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African student body in Ottawa calls to remove statue of ‘anti-black’ Gandhi

Kenneth Aliu, president of the Institute of African Studies Student Association (IASSA), is spearheading the effort to remove Gandhi’s statue from Carleton University campus in Ottawa. Aliu accuses Gandhi of “anti-black racism”.

world Updated: Apr 07, 2018 09:57 IST
Anirudh Bhattacharyya
Anirudh Bhattacharyya
Hindustan Times, Toronto
Gandhi statue,Gandhi,Mahatma Gandhi
The Gandhi statue at Carleton University in Ottawa, unveiled on October 2, 2011, was donated by the Indian government through the Indian Council of Cultural Relations. (Courtesy: MGPC/

As a debate over bringing down iconic figures rages around the world, including in India, Mahatma Gandhi has become the target of an effort to have his statue removed from the campus of Carleton University in Ottawa, the capital of Canada.

The campaign is being spearheaded by Kenneth Aliu, president of the Institute of African Studies Student Association (IASSA). In an opinion piece for the independent weekly Charlatan, Aliu accused Gandhi of “anti-black racism” and called for the removal of the statue.

It appears the university’s administration isn’t likely to accept that demand.

While Aliu was not available for comments despite agreeing to speak with Hindustan Times, he said in a radio interview that he started examining this issue after the 2016 protests at the University of Ghana over a statue of the Mahatma being placed there.

While mentioning Gandhi’s “philosophy of non-violence” in his oped, Aliu wrote that “it is insufficient to state the obvious about Gandhi without questioning the legacy of the man we have collectively placed on a moral pedestal”. He added, “Gandhi was a racist. He utilised anti-Black racism as a weapon to bargain with the British about the subjugation of Indians living in South Africa.”

Aliu continued: “He was known to explicitly refer to Black South Africans as ‘Kaffir’, a derogatory term on the same level as the N-word. In his 20 years in South Africa, Gandhi’s racism towards black peoples was made clear.”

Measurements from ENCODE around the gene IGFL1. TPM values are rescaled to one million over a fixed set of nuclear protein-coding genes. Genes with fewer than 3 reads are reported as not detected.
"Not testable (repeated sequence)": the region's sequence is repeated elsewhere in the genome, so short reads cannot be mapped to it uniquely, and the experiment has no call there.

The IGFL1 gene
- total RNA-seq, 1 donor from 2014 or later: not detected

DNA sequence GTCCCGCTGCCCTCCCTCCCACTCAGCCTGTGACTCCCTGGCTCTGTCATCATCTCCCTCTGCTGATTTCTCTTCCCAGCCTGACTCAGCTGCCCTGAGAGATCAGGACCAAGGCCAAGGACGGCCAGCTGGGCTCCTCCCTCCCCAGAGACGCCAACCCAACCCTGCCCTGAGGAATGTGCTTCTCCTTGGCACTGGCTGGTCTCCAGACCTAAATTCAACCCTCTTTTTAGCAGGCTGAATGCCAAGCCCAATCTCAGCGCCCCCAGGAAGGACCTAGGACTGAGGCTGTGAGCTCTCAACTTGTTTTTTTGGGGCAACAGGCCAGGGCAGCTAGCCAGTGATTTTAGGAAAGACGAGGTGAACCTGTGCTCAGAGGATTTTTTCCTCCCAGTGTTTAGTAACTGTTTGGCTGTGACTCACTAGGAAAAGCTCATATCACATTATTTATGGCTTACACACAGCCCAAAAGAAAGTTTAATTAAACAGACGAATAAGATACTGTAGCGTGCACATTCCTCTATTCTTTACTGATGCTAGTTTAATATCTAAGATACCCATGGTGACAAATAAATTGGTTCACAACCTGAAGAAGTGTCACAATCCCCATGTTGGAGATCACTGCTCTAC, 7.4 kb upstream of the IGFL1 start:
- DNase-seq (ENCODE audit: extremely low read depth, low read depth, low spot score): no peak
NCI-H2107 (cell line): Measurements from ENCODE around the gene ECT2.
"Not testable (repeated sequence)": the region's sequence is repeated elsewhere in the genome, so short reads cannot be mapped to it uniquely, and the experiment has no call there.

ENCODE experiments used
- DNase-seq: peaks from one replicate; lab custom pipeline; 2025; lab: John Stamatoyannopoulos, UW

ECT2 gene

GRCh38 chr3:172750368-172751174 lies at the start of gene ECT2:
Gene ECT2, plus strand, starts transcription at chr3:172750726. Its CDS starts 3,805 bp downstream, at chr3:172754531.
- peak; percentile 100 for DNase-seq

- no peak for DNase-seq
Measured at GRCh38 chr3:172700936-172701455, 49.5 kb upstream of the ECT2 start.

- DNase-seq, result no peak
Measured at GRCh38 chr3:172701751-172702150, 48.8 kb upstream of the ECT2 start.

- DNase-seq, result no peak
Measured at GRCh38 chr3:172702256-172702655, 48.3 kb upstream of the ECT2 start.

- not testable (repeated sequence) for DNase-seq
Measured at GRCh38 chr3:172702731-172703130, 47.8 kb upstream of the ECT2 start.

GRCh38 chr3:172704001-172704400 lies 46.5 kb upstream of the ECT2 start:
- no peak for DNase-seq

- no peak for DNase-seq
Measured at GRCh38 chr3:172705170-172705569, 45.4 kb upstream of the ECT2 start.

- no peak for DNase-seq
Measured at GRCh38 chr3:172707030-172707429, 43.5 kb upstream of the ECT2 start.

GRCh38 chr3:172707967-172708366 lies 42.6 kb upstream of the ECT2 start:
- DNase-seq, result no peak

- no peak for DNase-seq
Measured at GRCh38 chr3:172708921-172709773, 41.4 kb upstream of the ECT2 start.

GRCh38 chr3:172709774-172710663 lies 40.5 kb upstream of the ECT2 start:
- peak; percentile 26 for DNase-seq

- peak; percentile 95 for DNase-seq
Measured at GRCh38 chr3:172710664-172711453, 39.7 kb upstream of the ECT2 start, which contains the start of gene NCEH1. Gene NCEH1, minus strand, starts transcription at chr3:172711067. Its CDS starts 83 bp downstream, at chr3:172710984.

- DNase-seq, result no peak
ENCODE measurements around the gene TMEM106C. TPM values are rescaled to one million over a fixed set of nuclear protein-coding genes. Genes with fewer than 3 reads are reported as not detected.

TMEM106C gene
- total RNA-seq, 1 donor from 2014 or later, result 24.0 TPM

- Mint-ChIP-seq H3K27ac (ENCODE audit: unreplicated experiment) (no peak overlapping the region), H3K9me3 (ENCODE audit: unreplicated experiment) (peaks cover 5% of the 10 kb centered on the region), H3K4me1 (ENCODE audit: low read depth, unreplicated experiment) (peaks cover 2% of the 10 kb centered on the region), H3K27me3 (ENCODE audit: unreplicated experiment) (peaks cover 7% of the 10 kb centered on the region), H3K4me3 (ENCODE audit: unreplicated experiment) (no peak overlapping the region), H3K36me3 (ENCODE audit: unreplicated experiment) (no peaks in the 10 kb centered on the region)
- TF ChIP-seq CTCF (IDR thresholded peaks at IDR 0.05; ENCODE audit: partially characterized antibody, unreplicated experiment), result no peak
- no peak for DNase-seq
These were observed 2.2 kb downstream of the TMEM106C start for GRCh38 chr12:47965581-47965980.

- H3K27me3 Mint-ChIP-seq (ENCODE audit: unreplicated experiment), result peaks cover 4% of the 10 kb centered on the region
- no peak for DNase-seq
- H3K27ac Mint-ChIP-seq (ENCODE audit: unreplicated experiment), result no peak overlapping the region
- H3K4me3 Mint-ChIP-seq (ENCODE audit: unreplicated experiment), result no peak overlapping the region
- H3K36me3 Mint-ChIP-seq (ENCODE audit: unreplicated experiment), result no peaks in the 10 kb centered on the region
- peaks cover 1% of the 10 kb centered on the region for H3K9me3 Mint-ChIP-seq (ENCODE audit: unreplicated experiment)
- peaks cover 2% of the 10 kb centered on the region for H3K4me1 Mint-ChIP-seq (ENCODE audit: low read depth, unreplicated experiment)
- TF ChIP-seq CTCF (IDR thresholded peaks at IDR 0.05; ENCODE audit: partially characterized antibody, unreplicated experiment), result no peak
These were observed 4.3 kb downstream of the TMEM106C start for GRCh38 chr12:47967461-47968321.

The statue of the assassinated father of the Indian nation was officially unveiled on October 2, 2011, or Gandhi Jayanti, at the initiative of the Ottawa-based Mahatma Gandhi Peace Council( MGPC), which has the objective of promoting “education in Mahatma Gandhi’s principles and beliefs, especially those related to peace and non-violence”.

The life-size statue was donated by the Indian government through the Indian Council of Cultural Relations.

While the university administration did not respond to a request for comment, MGPC’s president Rashmi Gupta said the council had been assured by the varsity president that the statue will remain.

“Dr (Alistair) Summerlee, president of the university, reassured MGPC, observing that if he was asked about this issue, he will be convincing in his defence of an individual who meant a great deal to India, Indians and to global citizens. Gandhiji, according to him, was a greatly revered and respected figure and that the president and the board had the final say in any moves to remove statues or memorabiliato any individual on campus and this would not be a direction that the university will pursue,” she said in an emailed response.

Responding to Aliu’s charge of anti-black racism, Gupta acknowledged Gandhi had made “certain remarks way back” that “raised some concerns”, but those came before he evolved to become the Mahatma. She said there was a similar debate over the statue when it was first installed at the campus, but such protests were “inspired by this misplaced notion of prejudice”.

Gupta pointed out that the first statue of Gandhi in South Africa was unveiled in 1993 at Pietermaritzburg by none other than the father of the modern, post-apartheid nation, Nelson Mandela. She quoted Mandela as saying, “Gandhi must be forgiven those prejudices and judged in the context of the time and circumstances. We are looking here at the young Gandhi, still to become Mahatma, when he was without any human prejudice save that in favour of truth and justice.”

But the debate at Carleton may be far from over, as Aliu stressed the opposing position in his piece: “The removal of the statue is one way of correcting that history and rethinking the narratives we tell - especially in an institution responsible for creating critical thinkers.”

India has witnessed a debate of its own on the toppling of statues by political opponents, starting with the destruction of a statue of Communist icon Lenin in Tripura, where 25 years of Left rule ended in March . Since then, statues or busts of Dalit icon BR Ambedkar, social reformer and founder of the Dravidian movement EV Ramasamy “Periyar” and Jan Sangh founder Syama Prasad Mookerjee have been vandalised in different parts of the country.

First Published: Apr 07, 2018 09:48 IST